Data Security and Professional Liability for Lawyers

As lawyers, we are often focused on the needs of our clients. Unfortunately, many lawyers never think about their own needs. While many of us may have helped a client deal with the fallout from a data breach, many lawyers are unprepared should such an event happen in their firm. 

When you consider the information that law firms have in their possession, you begin to understand what makes them attractive targets to hackers. Patent information, trade secrets, insider information, even clients’ personal information and Social Security numbers are stored on law firm servers. Law firms have access to a tremendous amount of sensitive information. The question is whether they are prepared for an attempted data breach and what ethical obligations they have to their clients to keep their data safe. 

If you haven’t given your clients’ data security more than a passing thought, our Atlanta professional liability lawyer can help you understand the risk you face and what you must do to avoid an ethics complaint. 

Your Ethical Obligations

Echoing Rule 1.6 of the ABA Model Rules, Section 1.6 of Georgia’s Rules of Professional Conduct requires that lawyers keep clients’ information confidential. And while it may be well-established that this obligation applies to inadvertent disclosures, the question is: How does this apply to a data breach where hackers are actively attempting to steal client information? In 2018, the ABA issued an advisory opinion that addresses this question.  

Interestingly, the ABA opinion begins by focusing on an attorney’s ethical obligation to provide competent representation to their clients (Model Rule and Georgia Rule 1.1). The ABA noted that in 2012 they opined that this duty of competence included a duty to understand any technology the attorney may use in the practice of law. The attorney’s duty to understand can be accomplished through their own education or by hiring someone with the appropriate qualifications. Once understood, the attorney must use the technology in a way that protects the clients’ confidential information. From there, the ABA opinion suggests that attorneys three potential ethical obligations pertaining specifically to data breaches: 

  1. A duty to monitor. The ABA concluded that lawyers must make reasonable efforts to continuously monitor their networks for security breaches. This includes an obligation to routinely assess their software, hardware, operating procedures and policies, and any plans for mitigating a data breach in the event that one should occur. 
  2. A duty to stop the breach. According to the ABA opinion, lawyers have an obligation to make reasonable efforts to stop any actual or suspected security breach and prevent further exposure of data. This may seem like common sense, but when coupled with the duty of competence, this also requires that the law firm know how to stop a cyber attack.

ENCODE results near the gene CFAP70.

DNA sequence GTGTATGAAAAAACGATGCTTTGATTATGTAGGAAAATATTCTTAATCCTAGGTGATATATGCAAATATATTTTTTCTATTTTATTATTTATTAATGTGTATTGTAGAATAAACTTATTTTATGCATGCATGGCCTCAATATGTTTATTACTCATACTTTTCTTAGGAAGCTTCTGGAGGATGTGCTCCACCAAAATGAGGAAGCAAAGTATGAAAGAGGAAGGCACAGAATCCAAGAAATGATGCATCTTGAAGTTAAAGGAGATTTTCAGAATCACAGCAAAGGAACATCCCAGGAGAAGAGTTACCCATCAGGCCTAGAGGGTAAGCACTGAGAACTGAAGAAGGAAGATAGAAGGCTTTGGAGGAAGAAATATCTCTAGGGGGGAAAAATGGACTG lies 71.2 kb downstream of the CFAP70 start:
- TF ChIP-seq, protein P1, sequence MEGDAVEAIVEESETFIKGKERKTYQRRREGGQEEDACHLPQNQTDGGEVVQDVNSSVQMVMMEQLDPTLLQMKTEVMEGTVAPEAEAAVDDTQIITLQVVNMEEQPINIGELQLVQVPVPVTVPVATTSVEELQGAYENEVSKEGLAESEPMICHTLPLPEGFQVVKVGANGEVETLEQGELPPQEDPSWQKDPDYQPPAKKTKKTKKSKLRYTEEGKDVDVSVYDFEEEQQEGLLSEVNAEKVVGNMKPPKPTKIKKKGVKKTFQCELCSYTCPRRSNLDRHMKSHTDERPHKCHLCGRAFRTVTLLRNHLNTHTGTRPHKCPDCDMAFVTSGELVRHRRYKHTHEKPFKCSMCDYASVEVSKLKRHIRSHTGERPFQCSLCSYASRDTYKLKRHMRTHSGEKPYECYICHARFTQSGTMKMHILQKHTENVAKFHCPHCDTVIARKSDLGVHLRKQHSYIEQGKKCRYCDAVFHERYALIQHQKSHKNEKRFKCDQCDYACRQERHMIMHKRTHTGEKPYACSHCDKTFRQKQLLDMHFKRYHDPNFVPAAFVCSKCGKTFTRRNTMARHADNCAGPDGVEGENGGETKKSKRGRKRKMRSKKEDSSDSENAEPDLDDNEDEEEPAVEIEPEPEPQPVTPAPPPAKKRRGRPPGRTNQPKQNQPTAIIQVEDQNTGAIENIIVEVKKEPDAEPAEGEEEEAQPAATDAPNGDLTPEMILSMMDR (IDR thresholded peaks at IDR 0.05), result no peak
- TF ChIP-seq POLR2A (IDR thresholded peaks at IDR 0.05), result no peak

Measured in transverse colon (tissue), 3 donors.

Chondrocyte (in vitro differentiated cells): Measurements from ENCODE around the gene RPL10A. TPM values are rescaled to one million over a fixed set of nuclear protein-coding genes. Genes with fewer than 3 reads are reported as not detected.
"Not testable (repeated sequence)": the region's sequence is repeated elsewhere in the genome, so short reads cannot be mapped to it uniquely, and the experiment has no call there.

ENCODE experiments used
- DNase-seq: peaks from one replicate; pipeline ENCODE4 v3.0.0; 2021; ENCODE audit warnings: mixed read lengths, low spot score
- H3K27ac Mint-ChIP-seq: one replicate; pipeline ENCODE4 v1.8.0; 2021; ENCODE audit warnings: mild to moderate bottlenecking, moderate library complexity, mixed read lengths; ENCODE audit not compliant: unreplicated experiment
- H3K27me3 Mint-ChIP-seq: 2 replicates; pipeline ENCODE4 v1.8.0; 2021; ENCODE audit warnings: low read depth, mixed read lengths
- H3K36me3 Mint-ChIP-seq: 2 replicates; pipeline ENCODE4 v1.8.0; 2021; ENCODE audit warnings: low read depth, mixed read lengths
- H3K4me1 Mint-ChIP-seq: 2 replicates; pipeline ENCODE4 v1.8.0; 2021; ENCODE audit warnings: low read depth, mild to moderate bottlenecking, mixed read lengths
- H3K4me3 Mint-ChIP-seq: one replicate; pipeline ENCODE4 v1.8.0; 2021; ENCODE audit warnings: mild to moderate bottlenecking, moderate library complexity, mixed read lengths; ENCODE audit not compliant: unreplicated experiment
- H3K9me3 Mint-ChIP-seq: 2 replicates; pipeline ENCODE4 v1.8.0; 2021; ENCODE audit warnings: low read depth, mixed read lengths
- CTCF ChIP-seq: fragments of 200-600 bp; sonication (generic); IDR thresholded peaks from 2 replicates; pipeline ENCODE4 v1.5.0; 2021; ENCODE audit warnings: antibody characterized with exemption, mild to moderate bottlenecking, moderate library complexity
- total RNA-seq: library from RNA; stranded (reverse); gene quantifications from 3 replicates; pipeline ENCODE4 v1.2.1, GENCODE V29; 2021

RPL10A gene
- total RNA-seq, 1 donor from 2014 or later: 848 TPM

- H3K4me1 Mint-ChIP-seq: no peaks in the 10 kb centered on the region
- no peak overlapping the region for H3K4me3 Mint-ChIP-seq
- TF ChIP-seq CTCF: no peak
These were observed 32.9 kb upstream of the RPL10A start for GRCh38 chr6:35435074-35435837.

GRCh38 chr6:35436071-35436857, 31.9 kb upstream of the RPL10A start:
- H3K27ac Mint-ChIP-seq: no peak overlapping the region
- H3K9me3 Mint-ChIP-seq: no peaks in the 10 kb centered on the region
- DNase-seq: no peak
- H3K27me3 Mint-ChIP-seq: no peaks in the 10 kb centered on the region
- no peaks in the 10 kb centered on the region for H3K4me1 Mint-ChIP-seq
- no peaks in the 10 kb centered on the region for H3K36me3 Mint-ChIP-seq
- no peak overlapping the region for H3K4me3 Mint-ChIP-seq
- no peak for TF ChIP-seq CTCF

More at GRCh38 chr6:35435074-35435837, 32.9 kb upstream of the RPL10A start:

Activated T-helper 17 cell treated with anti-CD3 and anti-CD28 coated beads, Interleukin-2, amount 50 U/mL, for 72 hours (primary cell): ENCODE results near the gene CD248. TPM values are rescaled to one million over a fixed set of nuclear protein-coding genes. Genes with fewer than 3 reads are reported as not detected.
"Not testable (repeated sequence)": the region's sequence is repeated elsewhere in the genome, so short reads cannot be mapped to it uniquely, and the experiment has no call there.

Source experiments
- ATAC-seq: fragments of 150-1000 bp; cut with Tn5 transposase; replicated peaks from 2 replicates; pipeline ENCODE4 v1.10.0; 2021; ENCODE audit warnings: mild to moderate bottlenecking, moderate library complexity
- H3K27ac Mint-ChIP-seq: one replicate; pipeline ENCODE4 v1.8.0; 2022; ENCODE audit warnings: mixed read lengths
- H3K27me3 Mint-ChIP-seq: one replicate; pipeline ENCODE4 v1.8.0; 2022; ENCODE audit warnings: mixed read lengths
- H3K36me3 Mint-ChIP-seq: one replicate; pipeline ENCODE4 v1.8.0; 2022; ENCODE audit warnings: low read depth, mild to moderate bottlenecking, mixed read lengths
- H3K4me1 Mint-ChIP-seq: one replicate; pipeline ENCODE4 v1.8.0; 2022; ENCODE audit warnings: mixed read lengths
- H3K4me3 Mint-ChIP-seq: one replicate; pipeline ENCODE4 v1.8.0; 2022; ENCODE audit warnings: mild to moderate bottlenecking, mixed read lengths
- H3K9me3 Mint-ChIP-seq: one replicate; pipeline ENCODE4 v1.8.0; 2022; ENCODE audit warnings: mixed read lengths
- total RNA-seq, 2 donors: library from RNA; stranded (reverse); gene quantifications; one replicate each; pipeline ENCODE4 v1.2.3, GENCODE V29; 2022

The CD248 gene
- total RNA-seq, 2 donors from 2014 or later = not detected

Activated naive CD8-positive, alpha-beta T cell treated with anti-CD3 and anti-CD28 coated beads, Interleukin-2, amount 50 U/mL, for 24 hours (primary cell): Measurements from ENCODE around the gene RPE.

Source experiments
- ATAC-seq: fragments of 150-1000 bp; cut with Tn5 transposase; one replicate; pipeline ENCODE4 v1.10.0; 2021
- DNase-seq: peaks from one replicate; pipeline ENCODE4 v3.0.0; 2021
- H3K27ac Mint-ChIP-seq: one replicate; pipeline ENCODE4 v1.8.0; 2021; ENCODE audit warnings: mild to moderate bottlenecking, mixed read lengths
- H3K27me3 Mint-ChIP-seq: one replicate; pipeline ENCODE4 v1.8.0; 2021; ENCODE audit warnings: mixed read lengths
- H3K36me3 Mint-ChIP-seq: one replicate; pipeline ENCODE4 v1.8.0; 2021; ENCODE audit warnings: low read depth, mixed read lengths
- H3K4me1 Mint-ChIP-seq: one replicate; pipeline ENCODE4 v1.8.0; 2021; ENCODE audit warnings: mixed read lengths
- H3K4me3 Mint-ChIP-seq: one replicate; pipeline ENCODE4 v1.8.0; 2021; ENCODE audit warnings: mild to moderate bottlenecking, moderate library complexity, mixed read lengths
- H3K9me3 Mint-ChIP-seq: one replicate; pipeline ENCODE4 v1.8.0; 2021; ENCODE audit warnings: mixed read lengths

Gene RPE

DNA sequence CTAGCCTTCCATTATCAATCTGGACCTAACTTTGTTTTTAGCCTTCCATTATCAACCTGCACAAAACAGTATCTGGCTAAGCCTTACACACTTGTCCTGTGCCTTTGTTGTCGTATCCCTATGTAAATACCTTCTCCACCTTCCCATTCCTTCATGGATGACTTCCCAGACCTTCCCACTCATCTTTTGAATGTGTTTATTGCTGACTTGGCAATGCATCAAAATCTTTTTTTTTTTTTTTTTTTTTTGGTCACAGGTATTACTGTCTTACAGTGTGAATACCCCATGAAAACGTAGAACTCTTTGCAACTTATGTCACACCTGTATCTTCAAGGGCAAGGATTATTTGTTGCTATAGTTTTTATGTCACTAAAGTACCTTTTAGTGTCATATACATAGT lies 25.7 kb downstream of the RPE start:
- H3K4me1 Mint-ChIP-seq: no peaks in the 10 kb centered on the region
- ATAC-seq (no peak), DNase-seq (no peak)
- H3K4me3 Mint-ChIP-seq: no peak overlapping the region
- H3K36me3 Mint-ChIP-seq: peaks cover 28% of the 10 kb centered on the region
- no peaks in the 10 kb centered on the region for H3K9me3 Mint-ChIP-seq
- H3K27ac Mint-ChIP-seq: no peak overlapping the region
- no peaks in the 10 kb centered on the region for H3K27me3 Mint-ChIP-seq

3. A duty to provide notice. The ABA also concluded that lawyers have an ethical obligation to promptly inform their clients of the breach with sufficient information that they can make an informed decision. However, the ABA did not conclude that this obligation extends to former clients. 

While the Georgia State Bar hasn’t issued a similar opinion, it’s safe to say that the ABA’s opinion on the matter may be highly persuasive in the event of an ethical complaint. If nothing else, the ABA’s opinion is highly informative – it identifies the ethical issues you must consider with respect to your clients’ data. 

Increased Risks and Challenges

Information technology has undergone a revolution in the last decade. Previously, data security consisted of keeping control of your paper files. In 2020, data security means managing personal smartphones, tablets, laptops, desktops, and network servers in addition to your paper files. Lawyers and staff may access your network remotely, communicate via text message and emails. Clients may have access via a dedicated portal. Hackers have recognized that the proliferation of IT access has led to multiple potential vulnerabilities, and they continue to exploit any weakness they can find. Without a doubt, protecting your clients’ data may seem like an insurmountable obstacle.  

Simple Steps You Can Take

As with any monumental task, breaking data security down into small, manageable objectives is an effective way to reach your goal. Here are some straightforward steps you can take to improve your firm’s cybersecurity: 

  • Staff up your IT department. Many law firms consider any non-lawyers to be secondary citizens. When it comes to data security, you need to change your thinking. Your IT department is the only line of defense that you have against data breaches. Unfortunately, IT departments are often understaffed and overworked, leaving them struggling to keep up with minor day-to-day responsibilities, never mind ensuring that your network is as secure as possible. 
  • Educate your people. Lawyers, staff, and any other employees need to understand how data breaches happen. Many breaches are the result of simple carelessness – leaving a laptop unattended, losing their phone, or accessing your network via an unsecured public wifi network. Sensitizing your lawyers and employees to data security will go a long way toward preventing inadvertent breaches. You should also train them to recognize suspicious emails and websites. 
  • Inventory and lock down your devices. The number of phones, tablets, and laptops at your firm has likely exploded in the last few years, and it may be surprisingly difficult to keep track of them. You need to first make an inventory of all devices that have access to your network. From there, make sure that only the appropriate person has access to the device. If they aren’t actually using it, have them turn it into the IT department and keep it in a secured location. 
  • Require and enforce strong passwords that are changed regularly. Constantly having to change your password is a headache, but it is essential for maintaining network security. Many data breaches are unfortunately the result of weak passwords that are rarely changed. Protecting your clients’ data means requiring that network passwords meet certain standards (a combination of uppercase and lowercase, combined with numbers and special characters) and are changed regularly.